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Kat Marriner : December 16th, 2012

Taking the Slow Road

In every trip there is a challenge and a part of myself is revealed or at least rediscovered, and this trip is no different. Over the years there are many things I struggle with, but one that pops up again and again, is that I am no athlete. I fail at the endurance test … well, the thought of the endurance test. Whether it’s climbing a mountain pass or pushing through long miles in the heat, or climbing impossibly steep roads up from river drainages, my mind tells me I can’t do it even when I have proven again and again that I can. It’s a flaw I wish I could change, but it’s part of my nature to doubt my own ability. When I meet other cyclists who think nothing of cranking out 100 kilometers day after day, I feel my own failing.

Foot bridge over a Mekong tributary.

Talking with cyclists who just came north along the road in Cambodia that we intended to pedal south left me with a pit in my stomach for that vary reason. Forced to ride 146km in one day between Kratie and Stung Treng, through road construction and mid-day heat pushing 100F, just to reach a place to sleep has no appeal to me. I don’t want to rise to that challenge. I don’t want to endure that kind of hardship just to get to the next place. Fortunately I have a partner who although capable of enduring just about anything, is also not interested in slogging through miles just to get to a bed. There is no joy in just getting through a place, but there is joy in discovering something along the way.

Farming along the Mekong tributary.

I stumbled upon the Mekong Discovery Trail web site that gave some hope that we could pick our way along the villages, take boats through the islands and find small tracks far from Highway 7. We could do in five days what others do in two by taking the slow road. It would mean greater uncertainty of finding food or where we would find to sleep each night, but this was a fear I could deal with.

Whole families paticipate in peeling, cutting, and drying cassava root so it can be sold to make a small livelihood.

Before even entering Cambodia the idea was put in motion to seek ways to slow it down and see more, experience more, learn more about local life. How does the ricer thrasher work? What are the people planting and tending in that field? Who is winning the game of boules? These are things seen along the small roads and tracks and not often right along the highway. Rather than coasting by with a wave, we stop, watch, smile and learn.

Charcoal is essential for cooking in rural parts of SE Asia, and charcoal is made in mud packed ovens left smouldering for days.

Still in Laos and traveling down the Mekong, we put the slow road to a test as we left Champasak. We found a thin white dashed line on the map and confirmed with a tour guide that we could indeed bicycle that route and eventually cross the river down stream to get to our destination. It would take two days instead of one long one on the main road. They were easy directions to follow: stay on the dirt track along the river as we leave town and keep the river on your left. We even looked at the route on Google Earth to confirm it was continuous.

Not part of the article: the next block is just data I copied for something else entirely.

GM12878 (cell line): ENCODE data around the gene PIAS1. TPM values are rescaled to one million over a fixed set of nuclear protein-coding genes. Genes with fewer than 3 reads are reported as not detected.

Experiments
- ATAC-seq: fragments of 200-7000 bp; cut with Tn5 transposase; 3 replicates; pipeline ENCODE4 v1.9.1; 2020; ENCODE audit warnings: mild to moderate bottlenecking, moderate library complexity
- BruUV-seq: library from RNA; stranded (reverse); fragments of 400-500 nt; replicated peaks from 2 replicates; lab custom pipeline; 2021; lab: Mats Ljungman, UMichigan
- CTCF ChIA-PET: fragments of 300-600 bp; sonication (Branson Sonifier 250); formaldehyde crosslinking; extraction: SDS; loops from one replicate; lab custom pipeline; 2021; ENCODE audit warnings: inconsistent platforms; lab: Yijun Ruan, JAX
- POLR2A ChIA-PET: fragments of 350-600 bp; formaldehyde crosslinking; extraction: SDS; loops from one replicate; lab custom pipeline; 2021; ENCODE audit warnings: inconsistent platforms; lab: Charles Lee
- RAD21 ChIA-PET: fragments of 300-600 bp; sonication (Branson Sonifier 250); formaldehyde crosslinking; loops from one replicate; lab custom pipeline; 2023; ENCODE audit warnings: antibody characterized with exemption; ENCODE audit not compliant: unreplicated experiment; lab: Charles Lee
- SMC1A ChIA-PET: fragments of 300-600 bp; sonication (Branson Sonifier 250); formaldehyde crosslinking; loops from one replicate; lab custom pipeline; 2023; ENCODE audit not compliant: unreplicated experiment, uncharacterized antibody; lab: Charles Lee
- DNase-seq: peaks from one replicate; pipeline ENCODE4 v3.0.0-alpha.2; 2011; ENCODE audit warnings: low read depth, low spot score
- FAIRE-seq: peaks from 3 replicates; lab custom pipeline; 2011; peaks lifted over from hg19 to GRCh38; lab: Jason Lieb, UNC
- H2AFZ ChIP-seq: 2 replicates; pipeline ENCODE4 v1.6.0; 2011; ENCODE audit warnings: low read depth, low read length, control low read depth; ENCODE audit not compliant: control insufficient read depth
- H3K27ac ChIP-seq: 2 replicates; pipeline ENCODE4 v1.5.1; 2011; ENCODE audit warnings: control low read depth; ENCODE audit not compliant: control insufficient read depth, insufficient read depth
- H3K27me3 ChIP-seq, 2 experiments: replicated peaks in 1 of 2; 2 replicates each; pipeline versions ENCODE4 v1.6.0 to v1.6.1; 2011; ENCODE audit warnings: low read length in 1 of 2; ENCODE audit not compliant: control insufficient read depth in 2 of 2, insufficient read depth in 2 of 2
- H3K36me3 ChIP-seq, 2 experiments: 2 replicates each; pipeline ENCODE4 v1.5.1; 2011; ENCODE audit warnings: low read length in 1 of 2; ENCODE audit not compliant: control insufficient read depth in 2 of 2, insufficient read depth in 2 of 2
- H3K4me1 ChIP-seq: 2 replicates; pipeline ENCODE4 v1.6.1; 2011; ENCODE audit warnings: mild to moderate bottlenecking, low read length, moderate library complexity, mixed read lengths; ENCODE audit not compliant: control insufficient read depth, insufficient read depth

What Google Earth didn’t tell us, but years of cycling did, is that life happens along these small roads. Our track ran past homes, through school yards, past shops, pigs in mud, charcoal in ovens, games of chance, laundry washing, noodles drying, families working. Some times the track turned to a footpath that looked like it hadn’t been used in some time, other times it was a street bisecting a village and children ran along with us. Ravines and creek beds interrupted the flow, but there was always a bridge — sometimes strong, new steel, others rickety swinging bamboo missing some planks, few were wide enough for a 4-wheeled vehicle. The small road knitted together village life and wrapped us in it’s warm embrace.

Change perfectly manicured lawn for dirt and the game of Boules is much like lawn bowling that we play at home in Seattle.

We only went 45km our first day on the slow road, but we experienced more life then we would have seen in 200kms of highway. It was on that quiet, small track that I fully realized and embraced that I am an adventurer and not an athlete. Travel is much more fun for me when it’s engaging with people, than it is when travel is an endurance test. No more apologies for my short-comings.

4 comments to Taking the Slow Road

  • Bruce Lellman

    Wonderful essay Kat! I have never ridden a bike through S.E. Asia but every time I have traveled there I have taken the slow road. The slow road is the only way to travel, to explore, to learn and to live. Thank you for promoting such explorations of life and for telling us about this route along the Mekong. It looks like heaven is not paved in gold but in sand.

    Lovebruce

  • chrisquaydavis

    so nicely put, and realized… the here before the there.

    CD

  • Gwyn

    kat, this was just beautiful. it’s not what we ‘aren’t–it’s what we ‘are’.

  • jeff Mika

    The hardest thing for me to have learned is to travel at MY pace..not someone elses..that’s why I don’t use tour groups or companies..too much push..I have hours of GO and hours of SLOW and hours of NO MO !!and I make that decision..not someone else.:-)…

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